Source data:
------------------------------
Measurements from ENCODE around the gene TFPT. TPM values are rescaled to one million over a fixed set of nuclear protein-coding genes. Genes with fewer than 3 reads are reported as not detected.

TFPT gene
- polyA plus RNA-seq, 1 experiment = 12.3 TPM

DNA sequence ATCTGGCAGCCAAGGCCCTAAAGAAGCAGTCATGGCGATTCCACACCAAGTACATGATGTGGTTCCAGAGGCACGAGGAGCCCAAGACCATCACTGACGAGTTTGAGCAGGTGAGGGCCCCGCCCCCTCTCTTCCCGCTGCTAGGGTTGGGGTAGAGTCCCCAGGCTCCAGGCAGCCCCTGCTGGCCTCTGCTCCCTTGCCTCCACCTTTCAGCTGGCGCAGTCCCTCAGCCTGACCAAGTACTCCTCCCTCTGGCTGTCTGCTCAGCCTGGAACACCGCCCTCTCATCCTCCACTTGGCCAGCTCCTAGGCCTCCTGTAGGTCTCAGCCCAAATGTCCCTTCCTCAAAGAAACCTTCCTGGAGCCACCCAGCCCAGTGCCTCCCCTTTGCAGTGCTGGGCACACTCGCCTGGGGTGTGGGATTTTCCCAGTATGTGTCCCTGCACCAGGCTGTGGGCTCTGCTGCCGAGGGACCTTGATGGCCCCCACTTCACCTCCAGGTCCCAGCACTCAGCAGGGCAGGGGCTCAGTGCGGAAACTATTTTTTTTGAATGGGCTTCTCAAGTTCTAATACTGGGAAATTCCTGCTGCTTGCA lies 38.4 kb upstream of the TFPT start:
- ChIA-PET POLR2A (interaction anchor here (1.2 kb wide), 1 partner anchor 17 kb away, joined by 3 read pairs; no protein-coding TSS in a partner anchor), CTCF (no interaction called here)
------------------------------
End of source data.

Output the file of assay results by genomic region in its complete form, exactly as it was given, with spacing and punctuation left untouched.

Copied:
Measurements from ENCODE around the gene TFPT. TPM values are rescaled to one million over a fixed set of nuclear protein-coding genes. Genes with fewer than 3 reads are reported as not detected.

TFPT gene
- polyA plus RNA-seq, 1 experiment = 12.3 TPM

DNA sequence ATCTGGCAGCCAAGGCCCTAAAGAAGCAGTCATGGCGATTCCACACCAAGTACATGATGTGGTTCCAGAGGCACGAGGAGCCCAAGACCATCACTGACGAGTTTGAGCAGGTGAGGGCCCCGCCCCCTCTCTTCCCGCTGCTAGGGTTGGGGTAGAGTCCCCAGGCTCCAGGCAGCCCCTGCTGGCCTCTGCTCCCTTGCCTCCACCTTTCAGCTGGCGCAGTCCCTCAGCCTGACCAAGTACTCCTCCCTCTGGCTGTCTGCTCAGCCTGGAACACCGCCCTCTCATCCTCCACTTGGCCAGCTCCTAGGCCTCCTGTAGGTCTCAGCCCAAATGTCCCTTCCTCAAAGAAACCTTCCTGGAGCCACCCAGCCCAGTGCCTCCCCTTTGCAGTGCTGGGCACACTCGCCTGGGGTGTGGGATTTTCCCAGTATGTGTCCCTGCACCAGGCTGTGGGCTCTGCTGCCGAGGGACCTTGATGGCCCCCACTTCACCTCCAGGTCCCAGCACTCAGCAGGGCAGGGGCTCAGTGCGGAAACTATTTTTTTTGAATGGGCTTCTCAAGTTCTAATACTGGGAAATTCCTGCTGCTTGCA lies 38.4 kb upstream of the TFPT start:
- ChIA-PET POLR2A (interaction anchor here (1.2 kb wide), 1 partner anchor 17 kb away, joined by 3 read pairs; no protein-coding TSS in a partner anchor), CTCF (no interaction called here)